For Bradley, ex­pos­ing so­cial injustice is a step to­ward end­ing it. A mem­ber of a gen­er­a­tion sep­a­rated phys­i­cally from its tribal iden­tity, he was the tar­get of racism in Min­nesota, grow­ing up in a cli­mate where forced as­sim­i­la­tion was the norm. Later, at­tend­ing classes at the Col­lege of St. Thomas in the Twin Cities area in the 1960s, he con­tin­ued to ex­pe­ri­ence prej­u­dice — but never let his spir­i­tual con­nec­tion to his her­itage waver. To­day the artist faces an­other strug­gle: In 2011, he was di­ag­nosed with ALS. The dis­ease, which has no known cure, has af­fected his speech, but not his abil­ity to paint or sculpt. Among his more re­cent work is a se­ries of non­rep­re­sen­ta­tional ab­strac­tions made us­ing poured paint; they are in­cluded in the show. His health notwith­stand­ing, Bradley con­tin­ues to de­pict In­dian sub­jects with a con­tro­ver­sial bent, al­ways chal­leng­ing, through his art, the con­ven­tional, ro­man­tic, and false rep­re­sen­ta­tions made by non-Na­tives. “I spent much of my ca­reer tak­ing up causes and bat­tling pseudo-In­dian prof­i­teers. Most of that also hurt my ca­reer, but I have al­ways be­lieved in do­ing the right thing. To be an artist is to seek truth.”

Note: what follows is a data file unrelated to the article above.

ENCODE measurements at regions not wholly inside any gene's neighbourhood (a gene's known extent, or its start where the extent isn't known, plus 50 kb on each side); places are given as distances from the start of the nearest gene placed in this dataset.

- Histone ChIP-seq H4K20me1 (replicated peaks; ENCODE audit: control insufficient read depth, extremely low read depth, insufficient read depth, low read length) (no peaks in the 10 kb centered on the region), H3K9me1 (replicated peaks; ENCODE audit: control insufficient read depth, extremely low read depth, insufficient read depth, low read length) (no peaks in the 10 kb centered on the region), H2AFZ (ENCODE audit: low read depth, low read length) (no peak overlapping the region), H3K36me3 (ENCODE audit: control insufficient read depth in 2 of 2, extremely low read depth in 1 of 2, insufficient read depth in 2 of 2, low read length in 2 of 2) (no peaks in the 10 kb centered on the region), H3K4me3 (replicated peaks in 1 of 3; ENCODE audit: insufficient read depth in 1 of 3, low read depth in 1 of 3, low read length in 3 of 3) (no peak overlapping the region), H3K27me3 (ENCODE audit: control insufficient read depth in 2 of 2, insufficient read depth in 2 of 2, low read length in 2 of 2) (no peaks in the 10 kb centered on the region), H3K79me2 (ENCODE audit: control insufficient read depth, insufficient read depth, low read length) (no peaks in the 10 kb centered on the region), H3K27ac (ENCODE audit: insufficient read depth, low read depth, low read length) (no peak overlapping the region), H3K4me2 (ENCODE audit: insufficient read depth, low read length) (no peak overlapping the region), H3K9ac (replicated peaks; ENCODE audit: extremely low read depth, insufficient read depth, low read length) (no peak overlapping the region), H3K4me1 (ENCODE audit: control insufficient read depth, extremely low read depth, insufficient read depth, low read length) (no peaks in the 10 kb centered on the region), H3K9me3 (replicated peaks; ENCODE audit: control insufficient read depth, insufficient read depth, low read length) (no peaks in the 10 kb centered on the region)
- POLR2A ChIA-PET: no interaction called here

cap­tion

End of the Santa Fe Trail , 1992,

acrylic on can­vas